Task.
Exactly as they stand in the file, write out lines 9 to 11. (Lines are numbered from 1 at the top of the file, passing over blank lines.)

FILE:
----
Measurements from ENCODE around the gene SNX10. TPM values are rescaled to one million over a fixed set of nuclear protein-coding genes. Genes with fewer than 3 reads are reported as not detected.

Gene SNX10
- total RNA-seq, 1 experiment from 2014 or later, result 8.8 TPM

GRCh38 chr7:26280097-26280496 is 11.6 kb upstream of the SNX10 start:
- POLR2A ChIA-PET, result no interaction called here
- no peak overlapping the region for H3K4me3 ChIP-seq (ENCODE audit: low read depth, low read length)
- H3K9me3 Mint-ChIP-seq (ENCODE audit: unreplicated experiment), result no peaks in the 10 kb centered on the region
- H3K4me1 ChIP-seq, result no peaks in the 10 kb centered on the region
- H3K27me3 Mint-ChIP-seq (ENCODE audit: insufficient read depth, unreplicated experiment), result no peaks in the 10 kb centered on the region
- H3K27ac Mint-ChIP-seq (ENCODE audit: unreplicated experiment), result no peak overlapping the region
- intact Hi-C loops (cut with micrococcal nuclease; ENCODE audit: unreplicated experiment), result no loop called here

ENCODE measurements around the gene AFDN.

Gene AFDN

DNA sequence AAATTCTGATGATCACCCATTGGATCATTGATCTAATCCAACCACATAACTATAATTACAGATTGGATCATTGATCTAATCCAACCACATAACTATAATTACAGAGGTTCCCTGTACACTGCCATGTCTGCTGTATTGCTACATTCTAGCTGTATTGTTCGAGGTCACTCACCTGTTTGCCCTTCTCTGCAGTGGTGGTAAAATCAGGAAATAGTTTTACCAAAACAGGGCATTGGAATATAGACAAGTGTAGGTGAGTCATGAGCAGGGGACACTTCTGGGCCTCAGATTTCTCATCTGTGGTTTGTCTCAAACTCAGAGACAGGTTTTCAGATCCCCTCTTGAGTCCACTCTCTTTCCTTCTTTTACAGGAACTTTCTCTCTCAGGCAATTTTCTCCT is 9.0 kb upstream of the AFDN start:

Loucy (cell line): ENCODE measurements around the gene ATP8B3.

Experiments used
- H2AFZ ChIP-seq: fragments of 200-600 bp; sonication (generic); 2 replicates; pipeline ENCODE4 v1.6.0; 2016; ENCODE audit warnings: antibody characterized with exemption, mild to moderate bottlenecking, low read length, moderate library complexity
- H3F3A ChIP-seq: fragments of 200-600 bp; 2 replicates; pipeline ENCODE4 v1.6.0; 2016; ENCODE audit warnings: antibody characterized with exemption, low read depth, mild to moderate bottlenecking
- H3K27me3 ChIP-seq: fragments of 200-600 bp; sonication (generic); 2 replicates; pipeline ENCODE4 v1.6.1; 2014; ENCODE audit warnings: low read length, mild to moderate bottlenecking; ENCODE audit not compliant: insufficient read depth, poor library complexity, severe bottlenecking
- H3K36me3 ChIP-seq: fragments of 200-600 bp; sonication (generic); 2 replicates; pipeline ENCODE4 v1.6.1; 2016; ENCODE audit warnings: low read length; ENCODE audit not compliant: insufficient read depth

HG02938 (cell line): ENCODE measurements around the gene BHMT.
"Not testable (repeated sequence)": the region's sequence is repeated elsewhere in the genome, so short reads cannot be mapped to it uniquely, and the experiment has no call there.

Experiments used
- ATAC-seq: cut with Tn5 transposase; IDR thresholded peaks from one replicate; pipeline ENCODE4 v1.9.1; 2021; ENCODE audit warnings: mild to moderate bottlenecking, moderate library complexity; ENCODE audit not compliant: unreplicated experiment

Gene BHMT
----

- H3K27me3 Mint-ChIP-seq (ENCODE audit: insufficient read depth, unreplicated experiment), result no peaks in the 10 kb centered on the region
- H3K27ac Mint-ChIP-seq (ENCODE audit: unreplicated experiment), result no peak overlapping the region
- intact Hi-C loops (cut with micrococcal nuclease; ENCODE audit: unreplicated experiment), result no loop called here